Loe, D. W., Almquist, K. C., Deeley, R. G., and Cole, S. P. C. (1996). Multidrug resistance protein (MRP)-mediated transport of leukotriene C4 and chemotherapeutic agents in membrane vesicles. J. Biol. Chem. 271 (16), 9675–9682. doi:10.1074/jbc.271.16.9675
Lorendeau, D., Dury, L., Genoux-Bastide, E., Lecerf-Schmidt, F., Simões-Pires, C., Carrupt, P. A., et al. (2014). Collateral sensitivity of resistant MRP1-overexpressing cells to flavonoids and derivatives through GSH efflux. Biochem. Pharmacol. 90 (3), 235–245. doi:10.1016/j.bcp.2014.05.017
Lu, C., Shan, Z., Li, C., and Yang, L. (2017). MiR-129 regulates cisplatin-resistance in human gastric cancer cells by targeting P-gp. Biomed. Pharmacother. 86, 450–456. doi:10.1016/j.biopha.2016.11.139
Manayi, A., Nabavi, S. M., Setzer, W. N., and Jafari, S. (2019). Piperine as a potential anti-cancer agent: a review on preclinical studies. Curr Med Chem. 25 (37), 4918–4928. doi:10.2174/0929867324666170523120656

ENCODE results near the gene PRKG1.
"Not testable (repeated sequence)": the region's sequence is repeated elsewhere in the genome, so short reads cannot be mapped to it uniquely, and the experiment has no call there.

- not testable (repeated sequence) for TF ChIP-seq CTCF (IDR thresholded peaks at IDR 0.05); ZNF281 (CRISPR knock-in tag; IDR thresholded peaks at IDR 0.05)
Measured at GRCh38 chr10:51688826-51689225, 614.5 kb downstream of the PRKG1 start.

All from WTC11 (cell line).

Manolaridis, I., Jackson, S. M., Taylor, N. M. I., Kowal, J., Stahlberg, H., and Locher, K. P. (2018). Cryo-EM structures of a human ABCG2 mutant trapped in ATP-bound and substrate-bound states. Nature 563 (7731), 426–430. doi:10.1038/s41586-018-0680-3
Mao, Q., and Unadkat, J. D. (2015). Role of the breast cancer resistance protein (BCRP/ABCG2) in drug transport-an update. Aaps J. 17 (1), 65–82. doi:10.1208/s12248-014-9668-6
Mares, L., Vilchis, F., Chávez, B., and Ramos, L. (2019). Expression and regulation of ABCG2/BCRP1 by sex steroids in the Harderian gland of the Syrian hamster (Mesocricetus auratus). C. R. Biol. 342 (9–10), 279–289. doi:10.1016/j.crvi.2019.11.003
Matei, D., Fang, F., Shen, C., Schilder, J., Arnold, A., Zeng, Y., et al. (2012). Epigenetic resensitization to platinum in ovarian cancer. Cancer Res. 72 (9), 2197–2205. doi:10.1158/0008-5472.Can-11-3909
Mesraoua, B., Deleu, D., Kullmann, D. M., Shetty, A. K., Boon, P., Perucca, E., et al. (2019). Novel therapies for epilepsy in the pipeline. Epilepsy Behav. 97, 282–290. doi:10.1016/j.yebeh.2019.04.042